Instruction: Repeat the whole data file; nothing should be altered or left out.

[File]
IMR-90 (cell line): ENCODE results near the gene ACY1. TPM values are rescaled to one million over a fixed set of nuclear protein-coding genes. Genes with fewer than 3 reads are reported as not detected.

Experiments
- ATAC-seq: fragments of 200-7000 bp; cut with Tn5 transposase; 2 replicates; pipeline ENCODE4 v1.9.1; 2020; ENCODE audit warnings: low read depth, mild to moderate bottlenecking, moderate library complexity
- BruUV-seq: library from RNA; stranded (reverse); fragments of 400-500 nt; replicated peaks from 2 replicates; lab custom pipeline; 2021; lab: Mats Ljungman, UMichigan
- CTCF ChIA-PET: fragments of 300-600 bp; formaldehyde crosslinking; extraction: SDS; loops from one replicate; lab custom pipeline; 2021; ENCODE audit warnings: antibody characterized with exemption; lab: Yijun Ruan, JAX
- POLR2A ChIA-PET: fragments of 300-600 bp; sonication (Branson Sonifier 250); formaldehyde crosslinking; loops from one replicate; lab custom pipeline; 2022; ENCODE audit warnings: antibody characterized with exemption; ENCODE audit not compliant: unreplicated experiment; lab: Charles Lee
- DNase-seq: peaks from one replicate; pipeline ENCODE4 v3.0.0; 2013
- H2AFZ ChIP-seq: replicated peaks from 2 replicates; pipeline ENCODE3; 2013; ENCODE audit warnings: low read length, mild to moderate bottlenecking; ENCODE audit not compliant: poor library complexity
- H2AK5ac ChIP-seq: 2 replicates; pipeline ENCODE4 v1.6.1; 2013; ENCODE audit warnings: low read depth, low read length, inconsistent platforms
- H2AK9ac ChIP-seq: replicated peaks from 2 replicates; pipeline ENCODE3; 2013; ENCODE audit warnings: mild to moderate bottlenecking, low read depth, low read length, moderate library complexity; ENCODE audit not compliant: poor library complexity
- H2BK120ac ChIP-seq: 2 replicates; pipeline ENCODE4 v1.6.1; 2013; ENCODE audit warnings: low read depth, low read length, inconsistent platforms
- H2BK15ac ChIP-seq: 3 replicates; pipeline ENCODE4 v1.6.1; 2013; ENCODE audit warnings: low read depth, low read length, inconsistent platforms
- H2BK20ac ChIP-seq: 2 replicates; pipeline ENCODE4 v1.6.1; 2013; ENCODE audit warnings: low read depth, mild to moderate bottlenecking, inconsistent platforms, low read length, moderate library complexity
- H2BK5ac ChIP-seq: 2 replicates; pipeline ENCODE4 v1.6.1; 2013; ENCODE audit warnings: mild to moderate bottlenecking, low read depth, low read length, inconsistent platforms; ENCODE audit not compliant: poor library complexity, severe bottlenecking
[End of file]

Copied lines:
IMR-90 (cell line): ENCODE results near the gene ACY1. TPM values are rescaled to one million over a fixed set of nuclear protein-coding genes. Genes with fewer than 3 reads are reported as not detected.

Experiments
- ATAC-seq: fragments of 200-7000 bp; cut with Tn5 transposase; 2 replicates; pipeline ENCODE4 v1.9.1; 2020; ENCODE audit warnings: low read depth, mild to moderate bottlenecking, moderate library complexity
- BruUV-seq: library from RNA; stranded (reverse); fragments of 400-500 nt; replicated peaks from 2 replicates; lab custom pipeline; 2021; lab: Mats Ljungman, UMichigan
- CTCF ChIA-PET: fragments of 300-600 bp; formaldehyde crosslinking; extraction: SDS; loops from one replicate; lab custom pipeline; 2021; ENCODE audit warnings: antibody characterized with exemption; lab: Yijun Ruan, JAX
- POLR2A ChIA-PET: fragments of 300-600 bp; sonication (Branson Sonifier 250); formaldehyde crosslinking; loops from one replicate; lab custom pipeline; 2022; ENCODE audit warnings: antibody characterized with exemption; ENCODE audit not compliant: unreplicated experiment; lab: Charles Lee
- DNase-seq: peaks from one replicate; pipeline ENCODE4 v3.0.0; 2013
- H2AFZ ChIP-seq: replicated peaks from 2 replicates; pipeline ENCODE3; 2013; ENCODE audit warnings: low read length, mild to moderate bottlenecking; ENCODE audit not compliant: poor library complexity
- H2AK5ac ChIP-seq: 2 replicates; pipeline ENCODE4 v1.6.1; 2013; ENCODE audit warnings: low read depth, low read length, inconsistent platforms
- H2AK9ac ChIP-seq: replicated peaks from 2 replicates; pipeline ENCODE3; 2013; ENCODE audit warnings: mild to moderate bottlenecking, low read depth, low read length, moderate library complexity; ENCODE audit not compliant: poor library complexity
- H2BK120ac ChIP-seq: 2 replicates; pipeline ENCODE4 v1.6.1; 2013; ENCODE audit warnings: low read depth, low read length, inconsistent platforms
- H2BK15ac ChIP-seq: 3 replicates; pipeline ENCODE4 v1.6.1; 2013; ENCODE audit warnings: low read depth, low read length, inconsistent platforms
- H2BK20ac ChIP-seq: 2 replicates; pipeline ENCODE4 v1.6.1; 2013; ENCODE audit warnings: low read depth, mild to moderate bottlenecking, inconsistent platforms, low read length, moderate library complexity
- H2BK5ac ChIP-seq: 2 replicates; pipeline ENCODE4 v1.6.1; 2013; ENCODE audit warnings: mild to moderate bottlenecking, low read depth, low read length, inconsistent platforms; ENCODE audit not compliant: poor library complexity, severe bottlenecking